About 800 farmers, members of 8 farmers' organizations of the Honduran Agro-commercial Consortium have improved their revenues by 59% on average (2014-2017) thanks to the strengthening of their technical, organizational and business capacities.
"We used to face supply and quality issues. Today, thanks to the collaboration with the Consortium, we have reduced from 40 percent to 5 percent the rejection of our products and we are increasing our purchases from 60 to 90 percent".
To date, through Rikolto’s work with its partners and allies, we have achieved:
- The installation of 4 pilot systems of hydroponic in the farms of farmers members of the Consortium.
- The improvement of their negotiating position and the diversification of their products on offer, realized through knowledge exchange programs, trainings, and Field Schools, at both Central American and international levels.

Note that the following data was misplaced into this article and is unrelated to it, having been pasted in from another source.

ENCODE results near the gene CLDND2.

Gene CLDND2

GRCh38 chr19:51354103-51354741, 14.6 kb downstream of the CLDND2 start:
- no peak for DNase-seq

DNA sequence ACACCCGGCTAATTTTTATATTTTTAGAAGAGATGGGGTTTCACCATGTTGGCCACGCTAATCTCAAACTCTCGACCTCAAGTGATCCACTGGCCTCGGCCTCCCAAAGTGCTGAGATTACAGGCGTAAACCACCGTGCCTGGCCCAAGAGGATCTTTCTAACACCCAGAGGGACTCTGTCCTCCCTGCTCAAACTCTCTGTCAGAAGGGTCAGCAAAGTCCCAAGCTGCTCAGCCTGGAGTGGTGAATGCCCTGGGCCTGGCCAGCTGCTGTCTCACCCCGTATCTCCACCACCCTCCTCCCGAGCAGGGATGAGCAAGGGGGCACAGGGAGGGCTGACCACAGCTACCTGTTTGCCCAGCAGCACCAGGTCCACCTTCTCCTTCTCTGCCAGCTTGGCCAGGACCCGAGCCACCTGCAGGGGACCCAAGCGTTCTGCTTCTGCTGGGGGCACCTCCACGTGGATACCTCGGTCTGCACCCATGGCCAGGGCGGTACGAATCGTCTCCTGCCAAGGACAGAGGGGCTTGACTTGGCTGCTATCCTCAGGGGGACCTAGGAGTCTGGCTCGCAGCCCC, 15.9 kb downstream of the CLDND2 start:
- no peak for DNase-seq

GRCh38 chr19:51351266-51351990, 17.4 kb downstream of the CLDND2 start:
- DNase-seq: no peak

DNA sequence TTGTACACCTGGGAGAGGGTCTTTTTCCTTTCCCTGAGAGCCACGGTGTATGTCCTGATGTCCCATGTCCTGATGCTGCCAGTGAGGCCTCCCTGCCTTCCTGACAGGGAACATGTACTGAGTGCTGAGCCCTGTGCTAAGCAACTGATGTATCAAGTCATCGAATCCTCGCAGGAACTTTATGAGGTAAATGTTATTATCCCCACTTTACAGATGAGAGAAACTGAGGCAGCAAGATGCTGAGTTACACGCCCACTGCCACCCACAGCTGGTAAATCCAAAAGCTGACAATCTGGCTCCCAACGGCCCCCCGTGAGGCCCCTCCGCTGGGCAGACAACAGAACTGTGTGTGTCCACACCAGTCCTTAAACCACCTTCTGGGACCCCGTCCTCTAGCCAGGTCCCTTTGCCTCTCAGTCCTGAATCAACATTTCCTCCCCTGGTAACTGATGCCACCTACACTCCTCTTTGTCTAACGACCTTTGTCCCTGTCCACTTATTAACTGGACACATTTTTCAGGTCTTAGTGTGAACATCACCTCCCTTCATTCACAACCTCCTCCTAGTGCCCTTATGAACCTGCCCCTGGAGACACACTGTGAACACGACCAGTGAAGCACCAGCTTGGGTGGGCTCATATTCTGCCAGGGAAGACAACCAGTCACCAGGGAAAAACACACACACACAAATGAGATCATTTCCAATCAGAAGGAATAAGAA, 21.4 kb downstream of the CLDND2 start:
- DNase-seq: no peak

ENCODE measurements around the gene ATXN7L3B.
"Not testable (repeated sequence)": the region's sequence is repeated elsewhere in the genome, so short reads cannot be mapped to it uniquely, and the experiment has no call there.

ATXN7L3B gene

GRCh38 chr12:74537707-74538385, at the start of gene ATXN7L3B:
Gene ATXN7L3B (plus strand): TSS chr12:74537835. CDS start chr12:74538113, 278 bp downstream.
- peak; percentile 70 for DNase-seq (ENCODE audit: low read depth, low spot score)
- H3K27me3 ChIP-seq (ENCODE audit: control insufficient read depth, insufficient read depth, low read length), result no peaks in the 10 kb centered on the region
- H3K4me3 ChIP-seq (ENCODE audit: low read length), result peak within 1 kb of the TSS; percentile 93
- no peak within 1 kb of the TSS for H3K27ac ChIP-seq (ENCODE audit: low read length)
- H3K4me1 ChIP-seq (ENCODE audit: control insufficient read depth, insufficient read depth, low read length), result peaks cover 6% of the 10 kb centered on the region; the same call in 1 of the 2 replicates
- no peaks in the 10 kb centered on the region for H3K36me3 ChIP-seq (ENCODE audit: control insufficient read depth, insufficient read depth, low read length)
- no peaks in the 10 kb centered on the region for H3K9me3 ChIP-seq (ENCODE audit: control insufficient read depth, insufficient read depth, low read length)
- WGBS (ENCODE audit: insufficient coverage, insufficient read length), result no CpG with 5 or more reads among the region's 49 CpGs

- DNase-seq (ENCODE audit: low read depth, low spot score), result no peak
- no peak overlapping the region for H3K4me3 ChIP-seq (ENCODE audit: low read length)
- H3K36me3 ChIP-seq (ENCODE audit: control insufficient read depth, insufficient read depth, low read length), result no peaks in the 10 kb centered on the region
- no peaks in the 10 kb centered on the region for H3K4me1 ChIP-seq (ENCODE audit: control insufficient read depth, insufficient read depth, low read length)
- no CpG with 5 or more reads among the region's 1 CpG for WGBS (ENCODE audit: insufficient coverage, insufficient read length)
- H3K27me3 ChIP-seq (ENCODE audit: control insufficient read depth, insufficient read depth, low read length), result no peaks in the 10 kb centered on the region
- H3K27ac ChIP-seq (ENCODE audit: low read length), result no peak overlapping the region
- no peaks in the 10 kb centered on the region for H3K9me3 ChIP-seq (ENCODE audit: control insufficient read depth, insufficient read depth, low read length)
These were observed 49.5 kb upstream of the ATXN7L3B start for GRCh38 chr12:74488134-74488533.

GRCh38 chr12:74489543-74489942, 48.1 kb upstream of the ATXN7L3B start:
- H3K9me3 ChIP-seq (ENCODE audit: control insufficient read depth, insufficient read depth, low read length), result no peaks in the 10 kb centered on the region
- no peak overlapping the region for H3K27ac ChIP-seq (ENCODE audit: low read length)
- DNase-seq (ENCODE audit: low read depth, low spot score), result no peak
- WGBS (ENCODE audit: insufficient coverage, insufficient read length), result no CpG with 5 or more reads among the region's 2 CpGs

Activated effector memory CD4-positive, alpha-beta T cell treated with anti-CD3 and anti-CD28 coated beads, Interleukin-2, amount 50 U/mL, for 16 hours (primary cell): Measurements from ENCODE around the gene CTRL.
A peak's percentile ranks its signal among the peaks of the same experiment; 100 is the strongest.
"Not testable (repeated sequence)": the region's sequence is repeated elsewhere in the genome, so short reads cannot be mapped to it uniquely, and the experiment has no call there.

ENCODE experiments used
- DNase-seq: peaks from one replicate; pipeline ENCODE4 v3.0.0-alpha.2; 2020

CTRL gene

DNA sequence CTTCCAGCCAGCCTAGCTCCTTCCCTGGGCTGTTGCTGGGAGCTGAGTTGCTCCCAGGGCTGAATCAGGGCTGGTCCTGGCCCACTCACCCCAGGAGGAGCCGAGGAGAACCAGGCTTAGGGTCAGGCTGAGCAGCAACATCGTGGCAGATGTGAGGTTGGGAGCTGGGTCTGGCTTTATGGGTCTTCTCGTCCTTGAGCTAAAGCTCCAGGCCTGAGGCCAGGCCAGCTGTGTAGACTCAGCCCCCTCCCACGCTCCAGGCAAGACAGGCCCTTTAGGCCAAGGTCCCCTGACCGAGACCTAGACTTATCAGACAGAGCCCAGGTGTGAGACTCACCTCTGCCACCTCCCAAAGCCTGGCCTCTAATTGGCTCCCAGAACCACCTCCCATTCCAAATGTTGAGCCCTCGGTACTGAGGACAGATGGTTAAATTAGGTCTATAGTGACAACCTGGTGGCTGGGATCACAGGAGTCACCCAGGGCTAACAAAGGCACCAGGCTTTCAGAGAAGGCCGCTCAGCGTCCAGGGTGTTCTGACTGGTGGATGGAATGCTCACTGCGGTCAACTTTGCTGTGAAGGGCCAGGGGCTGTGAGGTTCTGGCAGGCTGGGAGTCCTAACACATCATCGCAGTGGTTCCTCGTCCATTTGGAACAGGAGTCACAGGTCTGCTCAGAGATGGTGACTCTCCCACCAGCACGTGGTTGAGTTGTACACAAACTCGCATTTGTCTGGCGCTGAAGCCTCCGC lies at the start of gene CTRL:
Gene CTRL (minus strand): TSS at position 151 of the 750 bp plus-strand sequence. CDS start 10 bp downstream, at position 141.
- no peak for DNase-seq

- The increase of productivity and quality, achieving a 97% compliance rate with consumer standards.
- Through the increased offering of products (40 different crops), the Agriculture Consortium has contributed to a reduction of almost 86.5% of vegetable imports to the supermarket (2011-2018), mainly of potatoes, cauliflower and broccoli.
The sales of the Consortium increased by approximately 42% thanks to its widest range of products and a better market consistency and stability.
Contributions to a more organized sector for potatoes, through the platform of the National Potato Committee that Rikolto promoted to all the actors in the sector; the country has a Competition Agreement Framework, which has contributed enormously to improve national production and regulate importation.
The establishment of an Inter-Institutional Technical Committee, led by Rikolto, to work on the evaluation of Tegucigalpa’s Food System. Participants include the Honduras Agricultural Consortium, FAO, UTSAN, and the municipality.
City of Tegucigalpa
Municipal Association of Honduras (AMHON)
Consorcio Agrocomercial de Honduras
La Colonia Supermarket
Zamorano Pan-American Agricultural School
Autonomous National University of Honduras (UNAH)
Food and Agriculture Organization (FAO)
GOAL in Honduras
Banco de Alimentos Honduras
Interested in partnering up? Contact us!